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July 7, 2022

The partnership between Major League Soccer and Apple TV has been described as “a dream come true for MLS fans.”

By Peter Scrimgeour

North America’s Major League Soccer (MLS) has agreed a 10-year global media rights deal with tech giant Apple to stream every match. From 2023, all live MLS matches will be shown around the world, including the United States, on the Apple TV streaming service until 2032 in an agreement worth around $2.5 billion, or $250 million per year. So, is this a good deal for MLS? 

Background

MLS’s first television deal in 1996 resulted in the league receiving no rights fees but share advertising revenues with the network partners. In 2006, MLS announced its first rights-fee agreement with Fox Sports and Disney’s ESPN.

Fox Sports was to broadcast 25 regular season matches from 2007 to 2010 in a deal worth $11 million, averaging $2.75 million annually. A one-year extension was signed for 2011 which was worth $6.25m. ESPN was to broadcast 26 MLS regular season games, three Playoff fixtures and the All-Star Game from 2007 to 2014, paying a total of $64 million and averaging $8 million annually.

The NBC Sports Group, the US broadcaster owned by Comcast, then replaced Fox Sports, acquiring media rights to the MLS in a three-year deal, from 2012 to 2014, worth $10 million per year. During this three-year period, the deals with ESPN, NBC Sports Group and Univision, the Spanish language network, were collectively worth around $28 million a year.

MLS and U.S. Soccer, the sport’s national governing body, signed off the current lucrative rights deals with ESPN, Fox Sports and Univision in 2014. The eight-year agreements, running through to the end of 2022, are worth around $90 million annually and cover MLS games and USA men’s national team’s qualifying matches for the 2018 and 2022 FIFA World Cup cycles.

ESPN and Fox are equal partners in the current agreement, both showing a minimum of 34 matches throughout the season. They are believed to be paying $75 million a year. The Univision family of networks are paying around $15 million annually. ESPN has broadcast MLS matches since the league’s inception in 1996, while Univision’s relationship is now extended to 20 seasons.

With the current rights deal expiring in 2022, MLS was hoping to secure a lucrative media deal, around $300 million per year, for 2023 and beyond to fund the next wave of growth and investment across the organization and its clubs.

Apple TV

In June 2022, MLS and Apple TV announced a partnership that will see every game streamed on the app for the next decade, in a deal worth $2.5 billion, or $250 million per year.

The platform will additionally air games from the Leagues Cup, the annual competition contested by clubs in MLS and Mexico’s Liga MX, and select matches from the MLS NEXT Pro affiliate league and MLS NEXT youth league.

Games from all competitions will be shown without any local broadcast blackouts or the need for a traditional pay-TV bundle.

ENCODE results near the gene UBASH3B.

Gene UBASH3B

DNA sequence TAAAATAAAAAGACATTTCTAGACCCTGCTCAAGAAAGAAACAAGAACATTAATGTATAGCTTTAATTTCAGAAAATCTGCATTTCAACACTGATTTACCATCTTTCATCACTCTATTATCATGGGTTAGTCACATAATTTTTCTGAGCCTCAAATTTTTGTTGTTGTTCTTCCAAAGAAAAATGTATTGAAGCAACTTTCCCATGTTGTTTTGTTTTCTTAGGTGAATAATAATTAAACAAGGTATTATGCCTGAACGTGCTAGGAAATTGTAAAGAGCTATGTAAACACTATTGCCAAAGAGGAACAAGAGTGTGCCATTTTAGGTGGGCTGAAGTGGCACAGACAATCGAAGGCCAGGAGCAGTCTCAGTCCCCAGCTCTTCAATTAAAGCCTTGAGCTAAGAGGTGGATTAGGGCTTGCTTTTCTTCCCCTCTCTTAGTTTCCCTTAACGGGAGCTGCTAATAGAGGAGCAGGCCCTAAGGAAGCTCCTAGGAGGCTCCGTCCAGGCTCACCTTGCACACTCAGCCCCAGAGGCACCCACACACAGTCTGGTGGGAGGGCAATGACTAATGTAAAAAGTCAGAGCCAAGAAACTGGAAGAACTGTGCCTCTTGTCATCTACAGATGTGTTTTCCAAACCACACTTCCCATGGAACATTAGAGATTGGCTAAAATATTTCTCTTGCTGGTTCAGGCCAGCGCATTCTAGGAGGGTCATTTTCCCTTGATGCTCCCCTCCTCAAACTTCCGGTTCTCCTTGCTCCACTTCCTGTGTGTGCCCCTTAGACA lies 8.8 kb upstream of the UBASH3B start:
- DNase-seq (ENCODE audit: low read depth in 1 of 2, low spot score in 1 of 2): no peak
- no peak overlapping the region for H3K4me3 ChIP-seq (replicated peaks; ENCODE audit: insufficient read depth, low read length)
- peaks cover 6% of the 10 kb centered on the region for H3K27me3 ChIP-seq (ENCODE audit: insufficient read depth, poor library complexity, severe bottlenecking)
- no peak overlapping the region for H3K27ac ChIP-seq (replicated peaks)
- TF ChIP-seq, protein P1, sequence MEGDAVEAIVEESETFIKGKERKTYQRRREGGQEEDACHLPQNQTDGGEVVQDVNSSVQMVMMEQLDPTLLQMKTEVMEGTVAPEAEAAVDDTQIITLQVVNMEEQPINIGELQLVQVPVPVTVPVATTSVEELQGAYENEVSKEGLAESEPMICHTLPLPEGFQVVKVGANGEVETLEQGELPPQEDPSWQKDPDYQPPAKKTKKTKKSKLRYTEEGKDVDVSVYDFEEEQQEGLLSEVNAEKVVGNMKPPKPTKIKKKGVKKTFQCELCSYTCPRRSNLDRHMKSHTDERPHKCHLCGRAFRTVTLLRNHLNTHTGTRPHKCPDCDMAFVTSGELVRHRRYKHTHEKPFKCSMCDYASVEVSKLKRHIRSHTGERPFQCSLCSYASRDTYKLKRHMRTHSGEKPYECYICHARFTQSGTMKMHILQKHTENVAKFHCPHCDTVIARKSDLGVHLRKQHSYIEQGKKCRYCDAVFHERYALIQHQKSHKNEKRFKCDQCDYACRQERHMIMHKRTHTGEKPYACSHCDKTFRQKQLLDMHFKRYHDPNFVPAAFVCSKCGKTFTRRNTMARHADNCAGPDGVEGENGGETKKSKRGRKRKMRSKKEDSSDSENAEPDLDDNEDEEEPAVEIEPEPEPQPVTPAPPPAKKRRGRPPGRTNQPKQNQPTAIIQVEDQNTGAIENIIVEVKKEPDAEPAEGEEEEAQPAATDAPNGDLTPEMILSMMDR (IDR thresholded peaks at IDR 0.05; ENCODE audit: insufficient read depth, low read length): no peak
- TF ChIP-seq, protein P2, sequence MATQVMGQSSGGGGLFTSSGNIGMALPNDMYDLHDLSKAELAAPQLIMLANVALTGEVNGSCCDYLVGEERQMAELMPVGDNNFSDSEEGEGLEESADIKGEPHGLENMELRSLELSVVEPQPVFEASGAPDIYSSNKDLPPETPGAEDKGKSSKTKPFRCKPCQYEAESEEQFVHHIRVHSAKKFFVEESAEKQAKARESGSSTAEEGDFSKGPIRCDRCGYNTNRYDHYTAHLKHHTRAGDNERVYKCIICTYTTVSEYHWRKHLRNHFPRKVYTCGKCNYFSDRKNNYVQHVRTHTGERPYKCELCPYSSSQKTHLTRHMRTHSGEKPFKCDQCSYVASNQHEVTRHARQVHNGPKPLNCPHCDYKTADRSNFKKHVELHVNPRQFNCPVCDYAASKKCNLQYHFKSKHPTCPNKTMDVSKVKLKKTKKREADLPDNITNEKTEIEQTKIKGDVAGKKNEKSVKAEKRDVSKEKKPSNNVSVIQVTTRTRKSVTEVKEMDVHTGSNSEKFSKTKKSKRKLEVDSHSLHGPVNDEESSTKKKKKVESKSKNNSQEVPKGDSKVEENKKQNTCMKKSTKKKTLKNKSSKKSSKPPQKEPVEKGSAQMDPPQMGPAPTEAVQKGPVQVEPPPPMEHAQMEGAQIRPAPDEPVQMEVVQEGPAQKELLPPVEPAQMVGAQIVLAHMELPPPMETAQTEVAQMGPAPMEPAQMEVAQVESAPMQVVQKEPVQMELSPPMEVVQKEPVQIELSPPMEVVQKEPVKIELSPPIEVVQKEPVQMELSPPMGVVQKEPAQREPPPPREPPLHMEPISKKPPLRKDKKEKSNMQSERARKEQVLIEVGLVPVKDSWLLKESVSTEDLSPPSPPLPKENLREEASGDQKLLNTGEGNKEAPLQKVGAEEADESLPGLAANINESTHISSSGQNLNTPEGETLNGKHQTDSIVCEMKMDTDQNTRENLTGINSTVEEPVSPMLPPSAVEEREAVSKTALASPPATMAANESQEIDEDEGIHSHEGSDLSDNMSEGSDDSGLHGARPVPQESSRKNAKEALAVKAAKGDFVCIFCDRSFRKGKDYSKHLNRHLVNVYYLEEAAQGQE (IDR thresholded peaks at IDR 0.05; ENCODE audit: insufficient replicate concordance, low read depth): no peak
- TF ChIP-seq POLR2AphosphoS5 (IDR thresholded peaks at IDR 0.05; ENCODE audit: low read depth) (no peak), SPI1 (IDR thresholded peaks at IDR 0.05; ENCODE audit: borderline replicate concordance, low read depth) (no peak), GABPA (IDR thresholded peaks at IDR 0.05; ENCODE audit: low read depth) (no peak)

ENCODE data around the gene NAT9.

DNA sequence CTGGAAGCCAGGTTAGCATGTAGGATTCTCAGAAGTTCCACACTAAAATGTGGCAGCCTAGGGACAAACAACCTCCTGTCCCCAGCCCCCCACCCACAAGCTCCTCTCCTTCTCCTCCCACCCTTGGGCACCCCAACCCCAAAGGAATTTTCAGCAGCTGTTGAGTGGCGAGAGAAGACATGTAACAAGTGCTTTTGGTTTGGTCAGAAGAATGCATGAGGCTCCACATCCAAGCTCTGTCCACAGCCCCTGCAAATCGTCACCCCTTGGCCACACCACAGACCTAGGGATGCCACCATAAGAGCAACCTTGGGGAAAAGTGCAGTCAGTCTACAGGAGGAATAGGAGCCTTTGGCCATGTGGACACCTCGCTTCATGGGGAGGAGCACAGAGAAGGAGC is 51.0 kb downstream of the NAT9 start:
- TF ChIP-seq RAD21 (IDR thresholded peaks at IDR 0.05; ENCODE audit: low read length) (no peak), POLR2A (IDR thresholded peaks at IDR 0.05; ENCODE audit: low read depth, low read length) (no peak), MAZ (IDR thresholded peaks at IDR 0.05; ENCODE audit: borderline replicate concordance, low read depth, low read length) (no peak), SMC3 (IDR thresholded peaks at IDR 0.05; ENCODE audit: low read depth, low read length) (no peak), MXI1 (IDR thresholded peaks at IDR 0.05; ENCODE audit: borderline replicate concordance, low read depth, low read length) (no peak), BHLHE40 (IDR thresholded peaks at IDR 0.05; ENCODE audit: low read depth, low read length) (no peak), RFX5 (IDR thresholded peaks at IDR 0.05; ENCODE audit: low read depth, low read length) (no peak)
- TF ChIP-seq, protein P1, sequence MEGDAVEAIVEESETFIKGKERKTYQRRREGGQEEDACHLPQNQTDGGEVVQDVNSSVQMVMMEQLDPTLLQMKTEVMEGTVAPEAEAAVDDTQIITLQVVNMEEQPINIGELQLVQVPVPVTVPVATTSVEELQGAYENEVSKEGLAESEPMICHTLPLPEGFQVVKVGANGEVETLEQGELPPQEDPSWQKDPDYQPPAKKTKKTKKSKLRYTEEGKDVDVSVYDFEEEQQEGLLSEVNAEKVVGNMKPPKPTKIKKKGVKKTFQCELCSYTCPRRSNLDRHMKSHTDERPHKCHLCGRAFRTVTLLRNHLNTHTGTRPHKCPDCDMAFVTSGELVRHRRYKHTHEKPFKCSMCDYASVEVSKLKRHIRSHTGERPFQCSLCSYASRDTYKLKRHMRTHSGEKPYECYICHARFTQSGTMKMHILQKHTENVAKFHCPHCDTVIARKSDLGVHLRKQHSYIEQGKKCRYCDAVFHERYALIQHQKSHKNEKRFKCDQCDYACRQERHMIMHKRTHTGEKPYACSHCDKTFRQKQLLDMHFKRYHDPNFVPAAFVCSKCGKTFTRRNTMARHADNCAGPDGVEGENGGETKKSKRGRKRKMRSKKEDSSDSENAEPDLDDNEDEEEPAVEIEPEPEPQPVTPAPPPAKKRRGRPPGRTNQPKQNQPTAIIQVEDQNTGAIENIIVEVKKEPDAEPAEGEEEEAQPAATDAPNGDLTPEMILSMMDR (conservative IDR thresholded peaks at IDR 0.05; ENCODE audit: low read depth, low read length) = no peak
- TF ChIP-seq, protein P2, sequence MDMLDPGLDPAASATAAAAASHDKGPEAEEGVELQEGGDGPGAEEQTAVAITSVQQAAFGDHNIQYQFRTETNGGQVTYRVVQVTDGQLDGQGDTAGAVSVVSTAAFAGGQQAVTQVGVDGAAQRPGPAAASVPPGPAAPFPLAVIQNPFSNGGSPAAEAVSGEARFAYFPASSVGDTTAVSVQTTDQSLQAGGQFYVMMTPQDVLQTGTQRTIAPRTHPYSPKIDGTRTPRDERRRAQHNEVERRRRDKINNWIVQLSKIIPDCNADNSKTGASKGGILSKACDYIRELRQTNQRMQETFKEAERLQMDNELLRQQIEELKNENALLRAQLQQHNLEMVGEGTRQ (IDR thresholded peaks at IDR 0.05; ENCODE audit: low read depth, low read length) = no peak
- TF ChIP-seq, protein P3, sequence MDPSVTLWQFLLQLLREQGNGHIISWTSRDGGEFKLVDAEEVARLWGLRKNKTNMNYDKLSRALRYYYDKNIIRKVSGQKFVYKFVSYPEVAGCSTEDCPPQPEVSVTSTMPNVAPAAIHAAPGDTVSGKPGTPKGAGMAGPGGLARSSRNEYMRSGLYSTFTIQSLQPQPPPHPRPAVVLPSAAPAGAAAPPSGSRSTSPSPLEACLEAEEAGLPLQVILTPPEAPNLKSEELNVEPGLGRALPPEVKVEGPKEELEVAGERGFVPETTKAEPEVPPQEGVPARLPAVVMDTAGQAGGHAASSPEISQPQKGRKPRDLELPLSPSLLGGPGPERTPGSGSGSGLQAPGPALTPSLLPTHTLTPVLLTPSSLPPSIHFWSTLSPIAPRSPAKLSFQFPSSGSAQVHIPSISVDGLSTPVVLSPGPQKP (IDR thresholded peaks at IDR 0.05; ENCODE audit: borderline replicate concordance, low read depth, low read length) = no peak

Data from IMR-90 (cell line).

Viewers can watch every live MLS match by subscribing to a new MLS streaming service, available exclusively through the Apple TV app. In addition to live match coverage, the service will air a weekly live match ‘whip-around’ show – similar to the NFL’s RedZone – to show key moments from matches, as well as game replays, highlights, analysis, and other original programming.

A wide selection of MLS and Leagues Cup matches will also be available at no additional cost to Apple TV+ subscribers, with a limited number of matches available for free. Additionally, access to the new MLS streaming service will be included as part of MLS full-season ticket packages.

Furthermore, MLS is looking at simulcasting some games on linear television and is negotiating with TV networks, including ESPN and Fox, to broadcast select matches.

Conclusion

The unknowns at this stage are how many games will be available on linear television and if any will be broadcast on the traditional commercial television networks such as Fox and Disney’s ABC, to attract the casual soccer fan. Will the disappearance of local broadcasts on regional sports networks negatively impact MLS fan growth? And will the price of the MLS subscription service be too expensive and only attract diehard MLS fans, with casual soccer fans watching other soccer leagues such as the Premier League or Liga MX?

Benefits of the partnership are having a singular place to access every MLS game and content, meaning fans only need one subscription for all MLS programming, no local broadcast blackouts and being partners with one of the most valuable and innovative companies in the world.

However, with MLS targeting a figure of $300 million per year, a deal worth $250 million annually with further linear deals to come, already represents an annual increase of 177%, providing more money for clubs to sign players, improve academies and invest in infrastructure. And that has to be a good deal for MLS.

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